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192 Characterization of antibodies against BTN2A1 for Vδ2+ γδ T cell-based tumor immunotherapy
  1. Kok Fei Chan1,
  2. Simone Ostrouska1,
  3. Ranjeeta Prasad2,
  4. Daria Kurtov2,
  5. Andrew Hammet2,
  6. Marc Rigau3,
  7. Adam Uldrich3 and
  8. Andreas Behren1
  1. 1Olivia Newton-John Cancer Research Institute, and School of Cancer Medicine, La Trobe University, Heidelberg, Victoria, Australia, Melbourne, Australia
  2. 2CSL Limited at the Bio21 Molecular Science and Biotechnology Institute, The University of Melbourne, Parkville, Victoria 3010, Australia, Melbourne, Australia
  3. 3Department of Microbiology and Immunology at the Peter Doherty Institute for Infection and Immunity, The University of Melbourne, Parkville, Victoria 3010, Australia, Melbourne, Australia


Background Human γδ T cells are ideal candidates for tumor immunotherapy because of their natural tropism for tumor microenvironment, elicit rapid innate-like immune responses upon tumor recognition and the ability to orchestrate other tumor-infiltrating immune cells for tumor cell killing.1 Our group has recently defined aspects of the mechanism of T-cell receptor (TCR) dependent activation of Vγ9Vδ2+ T cells by tumors following the presentation of phosphoantigens via the B7 immunoglobulin family-like butyrophilin 2A1 (BTN2A1) and BTN3A1.2 Dysregulation of the mevalonate pathway in tumors can cause activation of Vγ9Vδ2+ T cells via phosphoantigen accumulation and induces γδ T cell chemotaxis toward tumor cells.3, 4 Most clinical studies so far have used aminobisphosphonates (to promote accumulation of phosphoantigens in cells) or synthetic phosphoantigen analogues such as bromohydrin pyrophosphate (BrHPP) and 2-methyl-3-butenyl-1-pyrophosphate (2M3B1PP) to activate Vγ9Vδ2+ T cells in cancer patients.5–8 More recently, agonist antibodies against BTN3A (e.g., clone 20.1, ICT-01 and CTX-2026) have been identified and used as a phosphoantigen-independent approach to activate Vγ9Vδ2+ T cells for targeted cell killing.1

Methods We are currently characterizing a number of anti-BTN2A1 antibodies that can potentially be used to modulate the activity of Vγ9Vδ2+ T cells in in vitro assays.

Results We have also established a pre-clinical humanized tumor model using NOD scid gamma (NSG) mice and showed delayed tumor growth in mice that received 4 rounds of human Vδ2+ γδ T cell adoptive cell transfer in combination with clone 20.1 agonist antibody, which will allow further characterization of our anti-BTN2A1 antibodies.

Conclusions Taken together, our study has demonstrated the potential to target BTN2A1 and BTN3A1 for Vγ9Vδ2+ T cell-based cancer immunotherapy development.


  1. Chan KF, Da Gama Duarte J, Ostrouska S, Behren A. Gamma-delta T cells in the tumor microenvironment–interactions with other immune cells. Frontiers in Immunology. 2022;13:3598.

  2. Rigau M, Ostrouska S, Fulford TS, Johnson DN, Woods K, Ruan Z, et al. Butyrophilin 2A1 is essential for phosphoantigen reactivity by γδ T cells. Science. 2020;367(6478):eaay5516.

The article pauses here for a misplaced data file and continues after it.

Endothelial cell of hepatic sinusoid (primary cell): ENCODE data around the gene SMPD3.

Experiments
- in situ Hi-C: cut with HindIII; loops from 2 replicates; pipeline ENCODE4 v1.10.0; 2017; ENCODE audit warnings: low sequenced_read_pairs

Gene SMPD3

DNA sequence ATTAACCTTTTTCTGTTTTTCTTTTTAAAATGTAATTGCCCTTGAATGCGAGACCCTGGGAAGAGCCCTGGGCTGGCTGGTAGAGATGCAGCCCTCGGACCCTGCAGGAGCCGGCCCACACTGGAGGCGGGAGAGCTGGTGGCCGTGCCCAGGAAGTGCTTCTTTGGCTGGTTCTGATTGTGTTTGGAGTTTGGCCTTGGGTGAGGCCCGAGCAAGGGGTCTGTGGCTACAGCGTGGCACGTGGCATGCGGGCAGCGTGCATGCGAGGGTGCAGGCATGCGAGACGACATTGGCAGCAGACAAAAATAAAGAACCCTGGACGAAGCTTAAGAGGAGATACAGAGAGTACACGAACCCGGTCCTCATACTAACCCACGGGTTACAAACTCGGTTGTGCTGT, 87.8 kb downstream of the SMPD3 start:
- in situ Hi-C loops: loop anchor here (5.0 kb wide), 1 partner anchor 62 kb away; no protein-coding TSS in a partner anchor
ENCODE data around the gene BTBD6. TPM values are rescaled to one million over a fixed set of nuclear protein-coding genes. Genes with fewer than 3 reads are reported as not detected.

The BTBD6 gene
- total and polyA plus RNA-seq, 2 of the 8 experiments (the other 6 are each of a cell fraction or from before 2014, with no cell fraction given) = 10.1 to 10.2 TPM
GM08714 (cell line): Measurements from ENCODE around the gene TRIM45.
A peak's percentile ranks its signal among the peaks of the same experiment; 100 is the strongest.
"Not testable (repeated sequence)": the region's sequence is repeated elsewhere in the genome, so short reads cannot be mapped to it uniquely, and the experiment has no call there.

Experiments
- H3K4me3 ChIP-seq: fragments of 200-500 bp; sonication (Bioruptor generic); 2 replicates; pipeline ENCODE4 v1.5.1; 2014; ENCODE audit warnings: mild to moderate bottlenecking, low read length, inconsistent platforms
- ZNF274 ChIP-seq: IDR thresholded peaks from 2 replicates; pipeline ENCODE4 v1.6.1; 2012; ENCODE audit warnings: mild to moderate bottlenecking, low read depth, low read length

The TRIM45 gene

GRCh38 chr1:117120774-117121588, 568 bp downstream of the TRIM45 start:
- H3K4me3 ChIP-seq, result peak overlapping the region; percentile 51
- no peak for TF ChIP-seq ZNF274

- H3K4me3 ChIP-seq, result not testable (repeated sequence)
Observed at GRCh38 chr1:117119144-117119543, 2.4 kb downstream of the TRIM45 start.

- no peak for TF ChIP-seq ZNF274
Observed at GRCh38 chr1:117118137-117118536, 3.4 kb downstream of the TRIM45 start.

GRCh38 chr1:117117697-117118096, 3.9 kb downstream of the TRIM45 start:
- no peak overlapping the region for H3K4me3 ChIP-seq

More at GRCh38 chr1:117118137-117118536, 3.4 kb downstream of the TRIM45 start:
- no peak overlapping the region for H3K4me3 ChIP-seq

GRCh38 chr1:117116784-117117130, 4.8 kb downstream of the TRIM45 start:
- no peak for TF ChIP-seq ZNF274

3. Benzaïd I, Mönkkönen H, Stresing V, Bonnelye E, Green J, Mönkkönen J, et al. High phosphoantigen levels in bisphosphonate-treated human breast tumors promote Vγ9Vδ2 T-cell chemotaxis and cytotoxicity in vivo. Cancer research. 2011;71(13):4562–72.

  4. Ashihara E, Munaka T, Kimura S, Nakagawa S, Nakagawa Y, Kanai M, et al. Isopentenyl pyrophosphate secreted from Zoledronate-stimulated myeloma cells, activates the chemotaxis of γδT cells. Biochemical and biophysical research communications. 2015;463(4):650–5.

  5. Abe Y, Muto M, Nieda M, Nakagawa Y, Nicol A, Kaneko T, et al. Clinical and immunological evaluation of zoledronate-activated Vγ9γδ T-cell-based immunotherapy for patients with multiple myeloma. Experimental Hematology. 2009;37(8):956–68.

  6. Meraviglia S, Eberl M, Vermijlen D, Todaro M, Buccheri S, Cicero G, et al. In vivo manipulation of Vγ9Vδ2 T cells with zoledronate and low-dose interleukin-2 for immunotherapy of advanced breast cancer patients. Clinical & Experimental Immunology. 2010;161(2):290–7.

  7. Sebestyen Z, Prinz I, Déchanet-Merville J, Silva-Santos B, Kuball J. Translating gammadelta (γδ) T cells and their receptors into cancer cell therapies. Nature Reviews Drug Discovery. 2020;19(3):169–84.

  8. Yazdanifar M, Barbarito G, Bertaina A, Airoldi I. γδ T cells: the ideal tool for cancer immunotherapy. Cells. 2020;9(5):1305.

Ethics Approval ‘This study was approved by Australian Red Cross for the isolation of human Vδ2+ γδ T cells from healthy donors’ peripheral blood mononuclear cells, agreement number: 21–07VIC-09.’

‘This study was approved by Austin Health Animal Ethics Committee for adoptive cell transfer of human Vδ2+ γδ T cells into NSG mice, AEC Reference number: A2020/05661.’

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